Hen Dy Cwrdd

Hen Dy Cwrdd (The Old Meeting House) is the Mother Church of Unitarianism in the Cynon Valley. Its origins extend back to the Dissenting Meeting Houses at Cwmyglo and Blaencanaid Farm on the mountainside between Aberdare and Merthyr Tydfil. The Meeting House at Aberdare was built in 1751 and the congregation at that time was described as an agricultural community. It was the first Nonconformist Place of Worship in the valley and its theology slowly developed from Arminianism to Arianism and Unitarianism.

The chapel has been closed for worship since 1995 but it has a long history of eminent members over the years. There was a great emphasis on culture, education and radical political reform.

Caradog, whose statue stands in the centre of Aberdare, was the conductor of the South Wales Choral Union which won competitions at the Crystal Palace in London in 1872 and 1873.Thomas Dafydd Llewelyn was a famous Harpist and composed music for the Harp; some of the scripts are available at the National Library of Wales. Y Carw Coch kept the Red Stag Public House in Trecynon and organised the first Competitive event in literature, and singing, leading to Welsh Eisteddfodau all over Wales. The congregation had its own Magazine early in the nineteenth century, when members would pass on the information from one to another. The Llewellyn Family, who owned the Bwllfa Coal Mine in Cwmdare, were prominent members and Sir D. R. Llewellyn was the Treasurer but never produced a Balance Sheet; if the congregation was short of money, he would provide. Thomas Dafydd Llewelyn brought the Welsh National Anthem into prominence when he entered a group of Welsh Music manuscripts for a competition at the Llangollen National Eisteddfod in 1858.

Well known ministers have served here including the Rev Thomas Evans (Tomos Glyn Cothi) who was invited to become a minister when he was serving a sentence at Carmarthen Prison for composing a song in favour of the French Revolution. R. J. Jones was a well known scholar and kept a Grammar School in the area. E. R. Dennis was keen on Drama productions and was instrumental in the building of the Little Theatre in Aberdare. He was followed by D. Jacob Davies and J. Eric Jones.

The chapel has now been taken over by the Welsh Religious Buildings Trust with a view to restoring the building.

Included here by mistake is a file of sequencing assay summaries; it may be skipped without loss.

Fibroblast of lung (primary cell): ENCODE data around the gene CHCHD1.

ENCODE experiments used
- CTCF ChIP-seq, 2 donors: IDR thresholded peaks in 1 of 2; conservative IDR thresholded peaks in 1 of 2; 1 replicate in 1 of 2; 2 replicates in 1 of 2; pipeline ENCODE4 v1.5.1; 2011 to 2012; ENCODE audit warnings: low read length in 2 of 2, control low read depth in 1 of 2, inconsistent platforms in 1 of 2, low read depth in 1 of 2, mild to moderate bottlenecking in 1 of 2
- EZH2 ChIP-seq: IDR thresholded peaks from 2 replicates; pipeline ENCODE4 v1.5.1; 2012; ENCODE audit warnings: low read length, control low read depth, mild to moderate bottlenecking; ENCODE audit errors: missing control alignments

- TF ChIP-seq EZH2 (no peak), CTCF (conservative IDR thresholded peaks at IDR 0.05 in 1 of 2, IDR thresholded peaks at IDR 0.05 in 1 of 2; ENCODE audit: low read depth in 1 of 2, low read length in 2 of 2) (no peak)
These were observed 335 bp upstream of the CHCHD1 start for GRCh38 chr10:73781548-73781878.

For over 100 years, it was the only Unitarian Place of Worship until a chapel was opened at Cwmbach in 1859, Highland Place in 1860 and a chapel at Napier St., Mountain Ash in 1912.

"They Love to Be Dissenters - The Historical Background of Unitarianism in Merthyr Tydfil and Aberdare with Specific reference to Hen Dŷ Cwrdd, Trecynon" is available from the Highland Place Church Secretary.

The Roots of Religious Dissent in Merthyr Tydfil District c. 1650 - c. 1750
An Outline History of Hen Dŷ Cwrdd, Trecynon

A lay guide to theological terms used in the essay
Memorial to Edward Harri of the Gyrnos
The ministers of Hen Dŷ Cwrdd
From the Hen Dŷ Cwrdd Minute Book, 1858-62
Items from Yr Ymofynnydd, 1861-62
Report from The Cambrian, 11th January, 1861, p.8
Extracts from the Aberdare Almanack, 1902, pp. 89-92
Extract from The Aberdare Times, Saturday, February 27th, 1897
Some eminent people associated with Hen Dŷ Cwrdd
Notes on the Ministers since 1833
Item from Yr Ymofynnydd, 1977 & 1979

News has arrived from the Welsh Religious Buildings Trust to inform us that restoration work on Hen Dy Cwrdd should start before Christmas. They are also keen to form a 'Friends of Hen Dy cwrdd' group. If you are interested, please inform Eric Jones.

BLUE PLAQUE: At the end of April a Blue Plaque was placed on Hen Dy Cwrdd to mark its Historic interest. It was unveiled by the Chair of the Council, Coun. Robert Smith with a large number of local dignitaries present. The roof of the building as well as the windows and doors have been replaced and it is hoped that the inside of the building will be restored during the next 12 months.

FRIENDS: Would you be interested in becoming a Friend of Hen Dy Cwrdd and be part of an effort to find a useful future for the building ? Contact Eric Jones.

Views of the Chapel

All photos by Keith Lewis-Jones

Open Doors 2011 - 10th September,2011

A unique opportunity arose during the Open Doors 2011 event organised by the Civic Trust for Wales. Hen Dy Cwrdd Chapel, which is now in the care of the Welsh Religious Buildings Trust, was the location for a lecture given by David Leslie Davies on the subject of 'Unitarianism in Merthyr and Aberdare with specific reference to Hen Dy Cwrdd, Trecynon'.

The lecture was introduced by Christine Moore from the Welsh Religious Buildings Trust.

Over fifty people attended the lecture.